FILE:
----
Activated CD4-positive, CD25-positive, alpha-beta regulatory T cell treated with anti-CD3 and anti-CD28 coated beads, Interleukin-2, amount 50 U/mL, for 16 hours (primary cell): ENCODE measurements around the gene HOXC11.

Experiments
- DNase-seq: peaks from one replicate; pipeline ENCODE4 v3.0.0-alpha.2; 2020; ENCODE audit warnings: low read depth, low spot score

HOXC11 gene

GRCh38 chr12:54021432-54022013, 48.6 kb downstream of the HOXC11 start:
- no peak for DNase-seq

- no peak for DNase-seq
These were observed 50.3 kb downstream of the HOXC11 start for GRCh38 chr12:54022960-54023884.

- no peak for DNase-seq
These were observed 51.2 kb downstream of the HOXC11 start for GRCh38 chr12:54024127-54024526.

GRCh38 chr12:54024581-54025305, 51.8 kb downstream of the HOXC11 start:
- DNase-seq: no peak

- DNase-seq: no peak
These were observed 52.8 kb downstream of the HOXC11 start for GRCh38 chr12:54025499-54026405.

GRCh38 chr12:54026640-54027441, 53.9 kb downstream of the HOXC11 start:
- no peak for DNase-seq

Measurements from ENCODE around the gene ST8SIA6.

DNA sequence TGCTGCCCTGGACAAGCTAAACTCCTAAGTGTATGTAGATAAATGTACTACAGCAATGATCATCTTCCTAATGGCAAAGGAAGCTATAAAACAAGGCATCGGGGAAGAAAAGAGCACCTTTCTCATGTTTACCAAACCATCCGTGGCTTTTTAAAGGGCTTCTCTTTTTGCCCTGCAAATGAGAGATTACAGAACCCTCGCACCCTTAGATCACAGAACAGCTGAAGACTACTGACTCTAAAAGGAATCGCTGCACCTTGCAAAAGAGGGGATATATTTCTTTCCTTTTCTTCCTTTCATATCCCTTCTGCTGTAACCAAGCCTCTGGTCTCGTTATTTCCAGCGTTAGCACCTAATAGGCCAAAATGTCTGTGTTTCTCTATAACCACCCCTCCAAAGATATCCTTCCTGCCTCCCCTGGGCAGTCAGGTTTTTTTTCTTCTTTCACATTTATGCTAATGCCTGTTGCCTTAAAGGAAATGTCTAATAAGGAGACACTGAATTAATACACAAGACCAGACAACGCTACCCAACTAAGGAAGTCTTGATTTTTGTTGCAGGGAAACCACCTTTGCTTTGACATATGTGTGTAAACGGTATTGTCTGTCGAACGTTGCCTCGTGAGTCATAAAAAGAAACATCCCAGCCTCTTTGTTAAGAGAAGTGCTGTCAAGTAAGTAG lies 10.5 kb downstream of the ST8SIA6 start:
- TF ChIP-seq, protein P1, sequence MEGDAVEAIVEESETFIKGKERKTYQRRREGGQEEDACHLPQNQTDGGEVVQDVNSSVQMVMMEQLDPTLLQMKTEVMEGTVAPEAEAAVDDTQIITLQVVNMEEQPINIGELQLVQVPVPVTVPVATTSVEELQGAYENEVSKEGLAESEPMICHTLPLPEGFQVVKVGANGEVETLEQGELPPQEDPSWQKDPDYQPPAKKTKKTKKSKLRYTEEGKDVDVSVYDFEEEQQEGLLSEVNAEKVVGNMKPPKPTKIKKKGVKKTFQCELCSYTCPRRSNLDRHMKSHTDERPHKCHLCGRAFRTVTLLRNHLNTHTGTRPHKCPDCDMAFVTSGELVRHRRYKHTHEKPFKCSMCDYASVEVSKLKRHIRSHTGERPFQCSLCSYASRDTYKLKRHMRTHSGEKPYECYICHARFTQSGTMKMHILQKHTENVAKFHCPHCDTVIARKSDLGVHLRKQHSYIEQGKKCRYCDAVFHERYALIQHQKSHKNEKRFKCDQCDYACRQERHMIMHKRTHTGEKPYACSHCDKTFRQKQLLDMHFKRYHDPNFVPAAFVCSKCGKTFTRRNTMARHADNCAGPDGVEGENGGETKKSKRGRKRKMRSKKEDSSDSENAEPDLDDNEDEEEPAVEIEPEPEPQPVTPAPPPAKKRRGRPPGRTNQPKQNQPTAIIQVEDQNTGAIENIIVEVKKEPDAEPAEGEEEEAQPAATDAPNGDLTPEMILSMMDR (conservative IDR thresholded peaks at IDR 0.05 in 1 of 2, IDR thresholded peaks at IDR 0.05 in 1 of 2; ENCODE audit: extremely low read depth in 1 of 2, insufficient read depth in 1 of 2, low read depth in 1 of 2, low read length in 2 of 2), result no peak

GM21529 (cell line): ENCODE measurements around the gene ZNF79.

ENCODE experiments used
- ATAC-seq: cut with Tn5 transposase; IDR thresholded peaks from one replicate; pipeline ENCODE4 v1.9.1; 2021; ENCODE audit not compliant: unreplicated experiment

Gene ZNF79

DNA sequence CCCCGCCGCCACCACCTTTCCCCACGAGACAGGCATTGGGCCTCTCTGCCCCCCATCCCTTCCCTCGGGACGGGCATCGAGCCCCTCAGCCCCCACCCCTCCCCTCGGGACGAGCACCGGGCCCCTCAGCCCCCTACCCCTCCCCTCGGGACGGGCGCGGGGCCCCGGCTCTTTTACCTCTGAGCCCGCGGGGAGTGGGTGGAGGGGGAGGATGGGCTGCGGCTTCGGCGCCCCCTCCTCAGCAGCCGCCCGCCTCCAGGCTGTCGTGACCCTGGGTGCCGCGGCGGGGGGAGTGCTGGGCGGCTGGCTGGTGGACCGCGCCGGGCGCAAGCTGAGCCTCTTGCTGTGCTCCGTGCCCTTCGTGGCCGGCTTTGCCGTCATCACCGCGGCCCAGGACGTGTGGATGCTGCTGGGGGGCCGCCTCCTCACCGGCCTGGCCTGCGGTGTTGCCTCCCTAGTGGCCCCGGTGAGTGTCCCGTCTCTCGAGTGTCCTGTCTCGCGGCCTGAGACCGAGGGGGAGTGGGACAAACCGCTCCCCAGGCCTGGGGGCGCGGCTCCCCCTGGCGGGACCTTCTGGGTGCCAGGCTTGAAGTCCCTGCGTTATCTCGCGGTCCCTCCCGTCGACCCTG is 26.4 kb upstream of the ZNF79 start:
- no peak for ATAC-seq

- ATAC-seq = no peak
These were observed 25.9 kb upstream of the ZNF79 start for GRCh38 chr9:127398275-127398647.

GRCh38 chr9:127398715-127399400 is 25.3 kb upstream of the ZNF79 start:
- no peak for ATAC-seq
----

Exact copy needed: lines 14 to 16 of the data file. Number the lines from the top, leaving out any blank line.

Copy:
These were observed 52.8 kb downstream of the HOXC11 start for GRCh38 chr12:54025499-54026405.

GRCh38 chr12:54026640-54027441, 53.9 kb downstream of the HOXC11 start:
- no peak for DNase-seq